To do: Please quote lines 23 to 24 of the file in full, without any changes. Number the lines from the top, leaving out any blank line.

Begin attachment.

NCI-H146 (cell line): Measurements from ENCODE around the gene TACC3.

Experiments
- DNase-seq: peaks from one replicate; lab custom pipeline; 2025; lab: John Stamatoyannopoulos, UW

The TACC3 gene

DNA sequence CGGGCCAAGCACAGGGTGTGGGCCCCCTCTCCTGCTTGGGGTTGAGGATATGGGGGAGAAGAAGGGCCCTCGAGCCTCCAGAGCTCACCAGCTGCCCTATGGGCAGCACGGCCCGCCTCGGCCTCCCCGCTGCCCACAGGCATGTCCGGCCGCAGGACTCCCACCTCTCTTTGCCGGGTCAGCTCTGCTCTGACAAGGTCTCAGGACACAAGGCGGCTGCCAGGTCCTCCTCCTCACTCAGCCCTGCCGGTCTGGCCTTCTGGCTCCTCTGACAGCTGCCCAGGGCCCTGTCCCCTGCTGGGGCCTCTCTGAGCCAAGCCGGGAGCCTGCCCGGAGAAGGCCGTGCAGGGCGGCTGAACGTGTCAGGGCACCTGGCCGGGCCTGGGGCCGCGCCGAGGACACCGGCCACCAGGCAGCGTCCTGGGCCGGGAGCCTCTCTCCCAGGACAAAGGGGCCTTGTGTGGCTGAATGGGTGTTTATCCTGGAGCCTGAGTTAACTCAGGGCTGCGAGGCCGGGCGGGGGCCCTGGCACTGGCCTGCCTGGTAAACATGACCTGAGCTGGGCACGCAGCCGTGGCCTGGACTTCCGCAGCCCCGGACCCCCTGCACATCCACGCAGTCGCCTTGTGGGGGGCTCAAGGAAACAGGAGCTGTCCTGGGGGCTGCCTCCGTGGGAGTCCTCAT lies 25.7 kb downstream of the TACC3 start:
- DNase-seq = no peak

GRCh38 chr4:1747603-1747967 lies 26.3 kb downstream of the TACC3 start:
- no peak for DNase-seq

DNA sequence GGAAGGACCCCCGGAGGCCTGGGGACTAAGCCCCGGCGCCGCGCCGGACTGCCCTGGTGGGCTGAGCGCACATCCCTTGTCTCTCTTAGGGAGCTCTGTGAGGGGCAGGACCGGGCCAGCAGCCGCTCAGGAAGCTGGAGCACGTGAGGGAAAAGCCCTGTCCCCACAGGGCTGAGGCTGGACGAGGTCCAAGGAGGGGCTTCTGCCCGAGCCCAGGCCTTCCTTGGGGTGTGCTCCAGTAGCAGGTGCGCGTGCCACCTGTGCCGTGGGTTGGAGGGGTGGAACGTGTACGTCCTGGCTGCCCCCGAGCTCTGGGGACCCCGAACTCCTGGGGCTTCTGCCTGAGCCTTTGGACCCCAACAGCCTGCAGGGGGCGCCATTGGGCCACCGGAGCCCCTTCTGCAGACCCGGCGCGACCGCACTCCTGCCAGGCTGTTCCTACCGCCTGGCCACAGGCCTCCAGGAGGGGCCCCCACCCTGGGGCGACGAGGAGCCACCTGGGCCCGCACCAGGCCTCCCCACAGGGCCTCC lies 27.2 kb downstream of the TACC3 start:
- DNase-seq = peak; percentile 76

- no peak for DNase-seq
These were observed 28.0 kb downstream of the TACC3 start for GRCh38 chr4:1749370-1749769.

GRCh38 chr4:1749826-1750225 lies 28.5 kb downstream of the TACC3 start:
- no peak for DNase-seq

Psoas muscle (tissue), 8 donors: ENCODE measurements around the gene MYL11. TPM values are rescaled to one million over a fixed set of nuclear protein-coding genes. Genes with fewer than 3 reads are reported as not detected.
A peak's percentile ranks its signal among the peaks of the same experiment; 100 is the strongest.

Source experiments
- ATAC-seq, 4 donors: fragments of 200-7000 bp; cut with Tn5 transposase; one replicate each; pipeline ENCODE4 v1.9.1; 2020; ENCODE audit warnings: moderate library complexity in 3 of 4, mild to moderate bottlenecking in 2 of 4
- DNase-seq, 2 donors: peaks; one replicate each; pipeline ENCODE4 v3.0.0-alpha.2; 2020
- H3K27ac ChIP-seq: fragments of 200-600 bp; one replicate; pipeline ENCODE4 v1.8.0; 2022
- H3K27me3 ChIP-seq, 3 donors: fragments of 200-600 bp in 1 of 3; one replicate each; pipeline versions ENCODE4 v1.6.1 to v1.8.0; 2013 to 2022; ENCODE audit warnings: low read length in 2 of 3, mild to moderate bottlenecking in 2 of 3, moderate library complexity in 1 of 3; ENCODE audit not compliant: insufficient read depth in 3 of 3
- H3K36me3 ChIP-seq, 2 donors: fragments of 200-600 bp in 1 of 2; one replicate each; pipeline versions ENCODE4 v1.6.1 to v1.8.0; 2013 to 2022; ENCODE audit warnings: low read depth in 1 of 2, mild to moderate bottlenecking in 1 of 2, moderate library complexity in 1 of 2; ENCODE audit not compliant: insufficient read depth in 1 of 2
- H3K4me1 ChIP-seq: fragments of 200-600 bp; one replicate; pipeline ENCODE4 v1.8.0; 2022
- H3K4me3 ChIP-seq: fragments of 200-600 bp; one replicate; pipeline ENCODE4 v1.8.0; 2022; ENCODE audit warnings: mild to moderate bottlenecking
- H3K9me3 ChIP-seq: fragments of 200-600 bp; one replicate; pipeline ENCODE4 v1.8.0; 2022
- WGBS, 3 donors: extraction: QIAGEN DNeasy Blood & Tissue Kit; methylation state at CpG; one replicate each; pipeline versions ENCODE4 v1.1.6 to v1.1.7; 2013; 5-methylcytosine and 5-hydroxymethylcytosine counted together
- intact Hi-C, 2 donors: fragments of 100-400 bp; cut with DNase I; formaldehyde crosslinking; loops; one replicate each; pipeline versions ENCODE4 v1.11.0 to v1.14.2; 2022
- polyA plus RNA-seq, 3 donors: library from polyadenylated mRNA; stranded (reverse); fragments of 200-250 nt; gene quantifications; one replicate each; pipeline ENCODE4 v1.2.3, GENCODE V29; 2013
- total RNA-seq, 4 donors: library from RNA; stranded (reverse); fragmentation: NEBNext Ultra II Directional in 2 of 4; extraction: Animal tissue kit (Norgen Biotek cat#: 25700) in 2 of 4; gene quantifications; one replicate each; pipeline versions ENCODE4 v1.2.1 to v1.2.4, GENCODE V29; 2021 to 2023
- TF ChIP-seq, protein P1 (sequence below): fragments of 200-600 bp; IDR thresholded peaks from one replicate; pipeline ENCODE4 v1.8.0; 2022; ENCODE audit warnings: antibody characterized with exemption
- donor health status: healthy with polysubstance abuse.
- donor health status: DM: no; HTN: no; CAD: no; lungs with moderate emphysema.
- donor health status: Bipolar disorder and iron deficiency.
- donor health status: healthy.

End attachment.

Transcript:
- H3K4me1 ChIP-seq: fragments of 200-600 bp; one replicate; pipeline ENCODE4 v1.8.0; 2022
- H3K4me3 ChIP-seq: fragments of 200-600 bp; one replicate; pipeline ENCODE4 v1.8.0; 2022; ENCODE audit warnings: mild to moderate bottlenecking